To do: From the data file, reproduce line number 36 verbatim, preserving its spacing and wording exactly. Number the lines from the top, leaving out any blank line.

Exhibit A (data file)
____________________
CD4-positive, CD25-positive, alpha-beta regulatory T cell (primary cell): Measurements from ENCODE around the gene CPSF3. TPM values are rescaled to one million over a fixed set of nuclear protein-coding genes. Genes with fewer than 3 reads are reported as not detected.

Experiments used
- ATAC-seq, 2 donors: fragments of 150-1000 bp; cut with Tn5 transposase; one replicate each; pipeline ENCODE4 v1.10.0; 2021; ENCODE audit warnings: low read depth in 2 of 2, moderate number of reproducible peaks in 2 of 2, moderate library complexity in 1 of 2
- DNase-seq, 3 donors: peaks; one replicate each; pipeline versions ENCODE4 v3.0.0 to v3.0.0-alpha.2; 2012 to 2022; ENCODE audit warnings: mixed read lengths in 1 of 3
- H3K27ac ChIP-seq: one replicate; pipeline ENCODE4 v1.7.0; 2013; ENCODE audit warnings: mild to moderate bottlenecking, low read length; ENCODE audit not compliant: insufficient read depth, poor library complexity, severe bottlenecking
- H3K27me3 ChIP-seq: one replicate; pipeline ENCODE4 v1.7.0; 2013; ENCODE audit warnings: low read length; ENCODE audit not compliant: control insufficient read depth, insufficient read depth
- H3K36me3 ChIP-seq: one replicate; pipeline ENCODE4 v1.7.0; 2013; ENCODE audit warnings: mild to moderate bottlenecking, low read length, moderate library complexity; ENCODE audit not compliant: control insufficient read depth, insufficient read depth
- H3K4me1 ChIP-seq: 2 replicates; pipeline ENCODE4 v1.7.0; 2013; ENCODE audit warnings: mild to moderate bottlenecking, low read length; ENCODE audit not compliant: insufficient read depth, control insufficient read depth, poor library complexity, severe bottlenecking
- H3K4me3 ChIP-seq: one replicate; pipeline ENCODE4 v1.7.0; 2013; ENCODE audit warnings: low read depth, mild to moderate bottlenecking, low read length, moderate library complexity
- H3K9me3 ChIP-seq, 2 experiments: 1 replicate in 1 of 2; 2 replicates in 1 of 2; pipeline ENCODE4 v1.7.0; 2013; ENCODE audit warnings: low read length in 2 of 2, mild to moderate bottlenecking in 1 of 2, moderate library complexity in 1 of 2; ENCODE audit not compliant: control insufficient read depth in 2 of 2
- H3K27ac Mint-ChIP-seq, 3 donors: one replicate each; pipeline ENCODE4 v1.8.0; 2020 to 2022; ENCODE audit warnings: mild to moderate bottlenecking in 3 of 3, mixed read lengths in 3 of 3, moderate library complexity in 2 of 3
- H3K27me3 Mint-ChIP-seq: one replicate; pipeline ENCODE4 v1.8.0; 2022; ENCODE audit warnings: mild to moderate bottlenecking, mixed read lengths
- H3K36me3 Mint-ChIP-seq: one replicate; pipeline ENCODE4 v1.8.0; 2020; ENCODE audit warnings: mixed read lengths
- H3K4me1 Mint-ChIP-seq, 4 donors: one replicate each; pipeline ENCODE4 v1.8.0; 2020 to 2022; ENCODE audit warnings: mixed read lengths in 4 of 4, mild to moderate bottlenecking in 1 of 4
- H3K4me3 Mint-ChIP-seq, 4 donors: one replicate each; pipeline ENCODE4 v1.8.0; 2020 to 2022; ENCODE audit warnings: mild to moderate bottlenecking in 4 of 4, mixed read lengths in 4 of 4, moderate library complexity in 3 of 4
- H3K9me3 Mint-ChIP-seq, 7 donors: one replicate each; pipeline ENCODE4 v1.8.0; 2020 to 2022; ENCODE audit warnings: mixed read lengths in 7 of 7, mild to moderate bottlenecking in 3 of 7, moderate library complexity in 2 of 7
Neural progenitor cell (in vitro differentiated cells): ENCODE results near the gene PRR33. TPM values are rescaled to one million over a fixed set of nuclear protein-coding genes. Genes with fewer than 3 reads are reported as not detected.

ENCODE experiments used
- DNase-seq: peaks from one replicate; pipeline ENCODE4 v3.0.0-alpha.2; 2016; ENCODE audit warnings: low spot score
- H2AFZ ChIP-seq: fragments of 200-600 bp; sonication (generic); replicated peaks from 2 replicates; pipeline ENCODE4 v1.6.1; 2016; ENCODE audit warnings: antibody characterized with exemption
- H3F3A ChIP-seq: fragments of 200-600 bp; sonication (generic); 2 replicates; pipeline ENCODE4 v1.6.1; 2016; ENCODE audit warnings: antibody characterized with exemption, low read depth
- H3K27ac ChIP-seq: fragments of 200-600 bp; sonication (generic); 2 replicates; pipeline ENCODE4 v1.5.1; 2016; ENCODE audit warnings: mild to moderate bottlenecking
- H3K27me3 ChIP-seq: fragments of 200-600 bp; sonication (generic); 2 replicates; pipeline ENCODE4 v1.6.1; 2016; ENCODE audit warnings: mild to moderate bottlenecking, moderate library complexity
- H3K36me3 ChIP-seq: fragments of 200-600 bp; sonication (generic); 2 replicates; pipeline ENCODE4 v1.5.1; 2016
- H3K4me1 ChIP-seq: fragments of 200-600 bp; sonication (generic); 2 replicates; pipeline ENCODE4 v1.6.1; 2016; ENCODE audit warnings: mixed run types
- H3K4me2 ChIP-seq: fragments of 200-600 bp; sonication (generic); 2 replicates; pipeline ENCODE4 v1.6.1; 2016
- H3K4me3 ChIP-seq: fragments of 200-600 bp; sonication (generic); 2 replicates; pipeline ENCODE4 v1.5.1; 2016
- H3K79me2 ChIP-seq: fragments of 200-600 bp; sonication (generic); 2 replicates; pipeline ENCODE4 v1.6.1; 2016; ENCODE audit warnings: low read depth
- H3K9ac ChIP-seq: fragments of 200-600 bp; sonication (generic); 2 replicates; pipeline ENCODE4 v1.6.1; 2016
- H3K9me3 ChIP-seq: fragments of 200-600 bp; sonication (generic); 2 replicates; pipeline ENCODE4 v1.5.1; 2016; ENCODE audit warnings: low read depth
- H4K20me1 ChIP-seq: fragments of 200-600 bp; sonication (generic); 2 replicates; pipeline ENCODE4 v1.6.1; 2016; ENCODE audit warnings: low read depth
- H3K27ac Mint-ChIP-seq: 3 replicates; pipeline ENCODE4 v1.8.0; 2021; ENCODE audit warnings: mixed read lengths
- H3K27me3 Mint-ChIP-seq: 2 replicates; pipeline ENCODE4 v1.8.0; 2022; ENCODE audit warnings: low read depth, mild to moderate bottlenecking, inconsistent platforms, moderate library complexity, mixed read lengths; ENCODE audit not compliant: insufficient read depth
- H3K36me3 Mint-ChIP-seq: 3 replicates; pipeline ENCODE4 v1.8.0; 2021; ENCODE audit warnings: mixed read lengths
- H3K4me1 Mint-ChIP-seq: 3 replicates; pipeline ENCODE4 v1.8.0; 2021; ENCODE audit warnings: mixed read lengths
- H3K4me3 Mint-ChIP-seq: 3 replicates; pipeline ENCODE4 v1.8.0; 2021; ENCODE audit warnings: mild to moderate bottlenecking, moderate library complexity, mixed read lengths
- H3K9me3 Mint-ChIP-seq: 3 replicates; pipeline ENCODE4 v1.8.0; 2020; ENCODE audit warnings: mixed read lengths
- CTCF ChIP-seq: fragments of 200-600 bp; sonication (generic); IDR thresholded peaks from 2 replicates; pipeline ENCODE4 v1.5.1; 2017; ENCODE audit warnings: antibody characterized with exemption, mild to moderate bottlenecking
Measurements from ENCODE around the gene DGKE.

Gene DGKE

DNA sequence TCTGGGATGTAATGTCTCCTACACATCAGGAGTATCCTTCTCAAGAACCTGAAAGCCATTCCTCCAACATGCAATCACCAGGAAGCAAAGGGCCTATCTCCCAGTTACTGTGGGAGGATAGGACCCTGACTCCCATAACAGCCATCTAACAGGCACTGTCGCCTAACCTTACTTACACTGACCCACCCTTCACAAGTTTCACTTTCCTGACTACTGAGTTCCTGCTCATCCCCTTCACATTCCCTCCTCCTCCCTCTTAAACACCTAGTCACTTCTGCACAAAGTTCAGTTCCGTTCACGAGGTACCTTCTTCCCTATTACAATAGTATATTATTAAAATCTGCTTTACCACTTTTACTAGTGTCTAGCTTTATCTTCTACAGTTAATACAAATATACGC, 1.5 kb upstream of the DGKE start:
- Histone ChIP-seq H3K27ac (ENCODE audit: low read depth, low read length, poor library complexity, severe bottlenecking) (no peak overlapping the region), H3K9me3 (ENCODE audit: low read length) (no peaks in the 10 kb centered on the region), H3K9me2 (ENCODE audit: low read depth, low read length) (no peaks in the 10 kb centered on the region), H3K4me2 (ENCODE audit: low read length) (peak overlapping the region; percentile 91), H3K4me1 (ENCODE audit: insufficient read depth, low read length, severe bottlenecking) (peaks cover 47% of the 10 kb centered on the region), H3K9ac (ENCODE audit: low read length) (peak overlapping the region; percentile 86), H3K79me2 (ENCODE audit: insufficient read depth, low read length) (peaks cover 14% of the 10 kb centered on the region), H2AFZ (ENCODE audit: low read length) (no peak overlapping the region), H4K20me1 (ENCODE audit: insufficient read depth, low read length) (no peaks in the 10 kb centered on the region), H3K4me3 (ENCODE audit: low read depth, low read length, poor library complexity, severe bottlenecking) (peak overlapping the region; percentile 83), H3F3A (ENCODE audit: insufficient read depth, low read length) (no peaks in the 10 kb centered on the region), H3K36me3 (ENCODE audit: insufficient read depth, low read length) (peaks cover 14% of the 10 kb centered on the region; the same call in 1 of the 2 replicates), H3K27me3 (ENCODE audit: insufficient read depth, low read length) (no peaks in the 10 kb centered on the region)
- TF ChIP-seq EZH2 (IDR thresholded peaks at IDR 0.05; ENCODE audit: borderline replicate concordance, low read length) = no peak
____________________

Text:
- H3K4me3 Mint-ChIP-seq: 3 replicates; pipeline ENCODE4 v1.8.0; 2021; ENCODE audit warnings: mild to moderate bottlenecking, moderate library complexity, mixed read lengths